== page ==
Author Interview with Courtney Sheinmel
Get to know Courtney…
Courtney Sheinmel grew up in California and New York. She is a graduate of Barnard College (part of Columbia University) and Fordham School of Law. After working as a litigator for several years, Courtney decided to focus on her first love: writing. She is the author of My So-Called Family, Positively, Sincerely, All the Things You Are, and more. Watch for her new book, Stella Batts: Pardon Me, releasing July 2012. For more info, visit her website.
Let the conversation begin!
Where do you get your ideas?
Anywhere! Everywhere! I think because I’m a bit of a control freak and a bit co-dependent, I hang onto stories longer than other, normal people do. This is the way I once described it to a friend: I might be walking down the street and hear a snippet of someone’s conversation. Then as I continue past them, I’m thinking of the snippet and making up a whole life story around it. Sometimes, that’s what gets turned into a book.
Advice for young writers?
Read a lot–every day. Write every day. Write about what interests YOU, whatever that may be. And keep a journal.
Best writing advice you’ve ever received?
It wasn’t specifically writing advice, though it was advice from another writer, who happens to be a dear friend. I was upset about something, though now I can’t remember what it was, and she said, “You just have to try and be the best Courtney.” I think about that a lot, when I’m writing: I just want the words on the page to be MY best.
Outliner or seat-of-the-pants?
I always start my books out in a seat-of-the-pants sort of way, but as I get toward the middle of a story, I have tons of notes about things I’ve thought up for later on. By the time the end rolls around, I know most of what is going to happen.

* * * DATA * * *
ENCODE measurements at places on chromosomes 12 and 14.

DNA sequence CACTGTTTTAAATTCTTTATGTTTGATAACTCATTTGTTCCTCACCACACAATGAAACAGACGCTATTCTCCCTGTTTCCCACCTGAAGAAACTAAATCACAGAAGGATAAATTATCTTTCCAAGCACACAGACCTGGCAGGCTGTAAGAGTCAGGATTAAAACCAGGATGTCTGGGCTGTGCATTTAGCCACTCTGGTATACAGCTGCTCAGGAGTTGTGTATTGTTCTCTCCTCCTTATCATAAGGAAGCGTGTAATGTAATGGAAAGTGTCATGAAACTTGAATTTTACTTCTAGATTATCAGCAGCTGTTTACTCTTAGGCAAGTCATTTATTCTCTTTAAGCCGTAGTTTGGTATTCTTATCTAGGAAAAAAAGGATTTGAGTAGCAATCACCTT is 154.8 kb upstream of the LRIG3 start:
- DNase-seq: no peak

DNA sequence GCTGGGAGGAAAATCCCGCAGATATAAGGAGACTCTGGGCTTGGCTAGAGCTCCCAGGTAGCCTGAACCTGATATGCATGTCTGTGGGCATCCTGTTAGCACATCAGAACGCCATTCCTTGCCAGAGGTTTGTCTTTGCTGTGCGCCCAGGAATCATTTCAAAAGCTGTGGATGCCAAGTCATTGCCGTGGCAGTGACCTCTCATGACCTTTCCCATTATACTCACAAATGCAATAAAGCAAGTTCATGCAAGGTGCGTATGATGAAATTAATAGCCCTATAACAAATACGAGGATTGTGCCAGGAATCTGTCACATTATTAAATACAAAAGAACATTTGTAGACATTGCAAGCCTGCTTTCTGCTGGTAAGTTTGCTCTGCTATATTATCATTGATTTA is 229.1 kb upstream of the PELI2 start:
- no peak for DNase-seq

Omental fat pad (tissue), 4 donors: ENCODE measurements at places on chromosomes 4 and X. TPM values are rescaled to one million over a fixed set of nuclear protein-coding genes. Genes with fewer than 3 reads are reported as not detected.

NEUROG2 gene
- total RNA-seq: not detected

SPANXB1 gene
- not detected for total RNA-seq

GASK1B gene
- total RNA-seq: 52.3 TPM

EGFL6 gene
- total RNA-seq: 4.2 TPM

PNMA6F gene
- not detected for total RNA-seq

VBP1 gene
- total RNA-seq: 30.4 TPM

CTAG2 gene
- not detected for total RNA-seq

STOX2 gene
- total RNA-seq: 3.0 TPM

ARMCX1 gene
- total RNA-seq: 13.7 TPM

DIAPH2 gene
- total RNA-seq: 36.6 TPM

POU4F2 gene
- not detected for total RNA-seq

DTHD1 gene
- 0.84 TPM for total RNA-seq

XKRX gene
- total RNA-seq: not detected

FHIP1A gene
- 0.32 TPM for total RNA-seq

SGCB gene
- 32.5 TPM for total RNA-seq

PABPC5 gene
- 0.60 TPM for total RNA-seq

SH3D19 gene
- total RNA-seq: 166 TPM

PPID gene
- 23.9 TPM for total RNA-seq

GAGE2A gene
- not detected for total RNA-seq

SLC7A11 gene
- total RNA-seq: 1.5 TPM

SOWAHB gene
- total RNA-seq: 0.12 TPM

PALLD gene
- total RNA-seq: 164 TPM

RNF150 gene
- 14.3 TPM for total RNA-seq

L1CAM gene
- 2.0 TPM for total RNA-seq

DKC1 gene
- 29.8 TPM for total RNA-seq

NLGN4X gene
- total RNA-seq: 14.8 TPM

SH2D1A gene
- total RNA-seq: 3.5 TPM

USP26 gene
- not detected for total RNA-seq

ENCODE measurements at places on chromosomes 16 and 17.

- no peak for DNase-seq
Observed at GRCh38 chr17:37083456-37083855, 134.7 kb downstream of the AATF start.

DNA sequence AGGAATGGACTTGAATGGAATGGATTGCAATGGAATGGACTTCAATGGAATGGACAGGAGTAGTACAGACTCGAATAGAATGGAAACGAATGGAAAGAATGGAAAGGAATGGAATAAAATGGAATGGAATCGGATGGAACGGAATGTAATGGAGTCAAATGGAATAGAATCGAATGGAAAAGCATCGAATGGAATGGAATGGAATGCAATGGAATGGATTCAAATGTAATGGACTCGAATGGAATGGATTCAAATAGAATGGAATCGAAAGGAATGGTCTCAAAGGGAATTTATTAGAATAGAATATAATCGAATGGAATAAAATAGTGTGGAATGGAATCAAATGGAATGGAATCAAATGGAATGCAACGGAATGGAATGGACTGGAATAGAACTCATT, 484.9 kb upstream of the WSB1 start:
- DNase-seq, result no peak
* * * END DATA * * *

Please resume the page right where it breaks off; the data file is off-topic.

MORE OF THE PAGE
How do you recharge your creative batteries?
I’m pretty obsessed with my friends–in fact I write about them all the time on my blog! I am quite certain they are the most amazing group of people in the world: funny, kind and loyal, and also life-changing, world-changing, and all-around awe-inspiring. Being with them lifts me up and recharges my creative batteries for sure.
What book was the easiest to write? Hardest?
Ugh, they’re all hard. I’m waiting for that book that just flows right out of me! But POSITIVELY, about a teenager living with HIV who lost her mother to AIDS, was the most emotionally draining to write. The subject matter was so sad, and because I have a couple close friends who are HIV-positive, it was also very personal, and the pressure was on to do right by them.
Ever let anyone read your work-in-progress?
I don’t keep it secret–at least not from the people I know in real-life. For the first couple books, my friends Amy and Lindsay read along, chapter by chapter, as I wrote. Now that I write full-time, and they have kids to tend to, I don’t send them quite as much material. But even if the girls aren’t reading every draft of everything I write, they always know what I’m working on, and they’re thankfully available for consultations (and to quiet the occasional bursts of hysteria).
If you could only write one more book, what would it be about?
I better get to write more than one more book! But there is one in particular that I’m determined to get to one day, and that is something based on my grandmother.
What initially drew you to writing?
All I know is that I always did it. I read a lot as a kid, and when I wasn’t reading, I stapled pages together and sat at my desk to write my own stories. These days, whenever I doubt myself, I remember books were my first love, and then I think I’m exactly where I’m supposed to be.
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